Boost in Early Education Funding Reaches 8,000 Minnesota Students – what about the other 30,000?

Posted in Vibrant Rural

Recently, both federal and state governments have taken bold steps to improve early childhood education.

In May, the state education budget increased by $485 million after being signed into law by Governor Dayton. More than $170 million of that increase will go towards early education programs like all-day kindergarten and preschool.

Similarly, in President Obama’s February state-of-the-union address, he proposed a $75 billion increase over 10 years that would provide preschool for a million more low- and middle- income children.

Last week, U.S. Secretary of Education Arne Duncan stopped by a Minnesota preschool to garner support for Obama’s “Preschool for All” initiative.

In a Pioneer Press article, Duncan stated:

“As I look across the country, Republican and Democratic governors, in tough economic times, are investing in early learning,” Duncan said. “I think it’s important Washington pays attention to the real world.”

While states are investing in early learning, the funding boost isn’t satisfying the existing need. The article continues,

“In Minnesota, lawmakers’ latest $40 million in additional funding means 8,000 more students will receive scholarships, but that’s nowhere near satisfying the needs of nearly 30,000 more children whose parents want them to attend programs, but they can’t.”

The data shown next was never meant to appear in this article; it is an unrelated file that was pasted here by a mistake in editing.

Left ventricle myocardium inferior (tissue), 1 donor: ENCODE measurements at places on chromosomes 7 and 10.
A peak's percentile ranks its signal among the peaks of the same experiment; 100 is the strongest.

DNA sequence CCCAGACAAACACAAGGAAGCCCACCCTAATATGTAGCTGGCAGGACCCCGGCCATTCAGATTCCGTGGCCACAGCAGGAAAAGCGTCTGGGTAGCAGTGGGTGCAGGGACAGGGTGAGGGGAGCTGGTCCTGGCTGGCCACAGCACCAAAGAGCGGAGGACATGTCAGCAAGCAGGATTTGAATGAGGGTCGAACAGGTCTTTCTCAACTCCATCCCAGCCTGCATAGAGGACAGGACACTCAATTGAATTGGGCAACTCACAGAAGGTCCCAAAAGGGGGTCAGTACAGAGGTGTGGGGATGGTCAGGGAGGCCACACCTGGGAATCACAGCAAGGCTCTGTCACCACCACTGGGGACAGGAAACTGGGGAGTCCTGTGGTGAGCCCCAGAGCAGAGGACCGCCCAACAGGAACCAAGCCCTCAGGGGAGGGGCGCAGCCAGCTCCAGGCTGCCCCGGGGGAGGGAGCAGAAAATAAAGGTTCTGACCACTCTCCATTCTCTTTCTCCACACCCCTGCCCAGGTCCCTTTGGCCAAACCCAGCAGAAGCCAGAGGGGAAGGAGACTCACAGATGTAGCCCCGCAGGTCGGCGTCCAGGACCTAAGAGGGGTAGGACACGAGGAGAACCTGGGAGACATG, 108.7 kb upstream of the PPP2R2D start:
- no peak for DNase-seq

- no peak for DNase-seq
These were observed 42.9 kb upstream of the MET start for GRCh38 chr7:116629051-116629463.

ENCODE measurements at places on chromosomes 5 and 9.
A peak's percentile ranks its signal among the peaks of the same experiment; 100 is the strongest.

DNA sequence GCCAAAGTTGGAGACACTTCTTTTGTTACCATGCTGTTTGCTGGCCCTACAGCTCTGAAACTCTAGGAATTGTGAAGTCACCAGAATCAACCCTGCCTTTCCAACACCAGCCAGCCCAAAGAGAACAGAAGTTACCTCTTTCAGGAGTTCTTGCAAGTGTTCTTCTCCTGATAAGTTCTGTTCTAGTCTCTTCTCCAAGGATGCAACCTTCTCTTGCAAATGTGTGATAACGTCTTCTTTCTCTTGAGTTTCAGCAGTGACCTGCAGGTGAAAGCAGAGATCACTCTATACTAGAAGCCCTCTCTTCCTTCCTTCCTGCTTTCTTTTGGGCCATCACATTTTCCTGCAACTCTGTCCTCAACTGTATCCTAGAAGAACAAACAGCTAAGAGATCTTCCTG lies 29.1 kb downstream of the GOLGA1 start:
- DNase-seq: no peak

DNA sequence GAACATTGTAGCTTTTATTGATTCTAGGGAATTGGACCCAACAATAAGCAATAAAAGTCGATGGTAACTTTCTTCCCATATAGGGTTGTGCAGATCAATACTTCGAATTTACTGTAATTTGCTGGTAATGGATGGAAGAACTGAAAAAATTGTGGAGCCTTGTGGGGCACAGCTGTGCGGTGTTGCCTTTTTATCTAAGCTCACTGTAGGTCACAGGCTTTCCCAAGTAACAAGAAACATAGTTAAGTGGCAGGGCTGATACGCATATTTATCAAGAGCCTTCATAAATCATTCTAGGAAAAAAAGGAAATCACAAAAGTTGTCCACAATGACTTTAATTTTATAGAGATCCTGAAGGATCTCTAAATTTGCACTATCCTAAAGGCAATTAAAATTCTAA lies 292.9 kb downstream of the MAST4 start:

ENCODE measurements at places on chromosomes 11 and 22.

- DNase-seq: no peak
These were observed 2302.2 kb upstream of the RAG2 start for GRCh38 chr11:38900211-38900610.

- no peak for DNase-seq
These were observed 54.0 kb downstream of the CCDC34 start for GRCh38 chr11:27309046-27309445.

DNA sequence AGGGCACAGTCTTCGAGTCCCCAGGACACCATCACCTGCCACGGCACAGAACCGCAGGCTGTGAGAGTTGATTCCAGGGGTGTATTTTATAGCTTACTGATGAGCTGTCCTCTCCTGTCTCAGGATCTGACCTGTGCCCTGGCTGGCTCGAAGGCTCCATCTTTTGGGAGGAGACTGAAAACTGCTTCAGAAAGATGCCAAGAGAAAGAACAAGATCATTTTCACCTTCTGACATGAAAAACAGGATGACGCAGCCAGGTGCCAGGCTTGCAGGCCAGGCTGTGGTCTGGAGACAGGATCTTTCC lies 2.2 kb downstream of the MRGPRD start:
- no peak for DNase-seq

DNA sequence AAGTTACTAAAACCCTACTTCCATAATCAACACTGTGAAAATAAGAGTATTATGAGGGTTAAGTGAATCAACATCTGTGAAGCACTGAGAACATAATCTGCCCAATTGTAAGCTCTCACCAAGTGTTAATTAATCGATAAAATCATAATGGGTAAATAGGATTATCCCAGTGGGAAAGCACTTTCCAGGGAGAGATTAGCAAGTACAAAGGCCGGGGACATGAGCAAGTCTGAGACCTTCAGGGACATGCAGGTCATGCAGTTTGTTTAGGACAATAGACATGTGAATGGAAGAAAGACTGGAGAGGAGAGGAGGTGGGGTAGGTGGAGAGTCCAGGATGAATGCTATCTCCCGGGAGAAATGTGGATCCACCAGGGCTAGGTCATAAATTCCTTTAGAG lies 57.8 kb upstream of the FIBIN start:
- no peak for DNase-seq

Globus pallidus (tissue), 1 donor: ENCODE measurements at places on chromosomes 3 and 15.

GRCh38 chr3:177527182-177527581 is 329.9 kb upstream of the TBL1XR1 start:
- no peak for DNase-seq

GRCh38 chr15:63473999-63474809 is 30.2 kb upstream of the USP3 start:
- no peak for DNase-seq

In 2011, Itasca County, our home community, was selected as a Transformation Zone for the Minnesota’s Race to the Top-Early Learning Challenge Grant, an effort to improve early learning and development opportunities for children. Through this infusion of available resources, 148 additional children have been served in high-quality early education programs (Head Start, school-based, center-based and licensed family child care).

Courtesy of KOOTASCA. See their full report at www.kootasca.org.

“We are thrilled that so many children have benefited from these dollars, but we would be even happier to erase the waiting list which is currently at 369 children,” says Blandin Foundation Program Officer Mary Kosak. “Our goal is to provide the best possible start for all children, so we will continue to advocate for adequate investment in our youngest citizens!”

With commitments from both federal and state government, the early education needle is moving in the right direction. Many of our littlest learners will enter into preschool this year thanks to additional state funding. Now, for the other 30,000…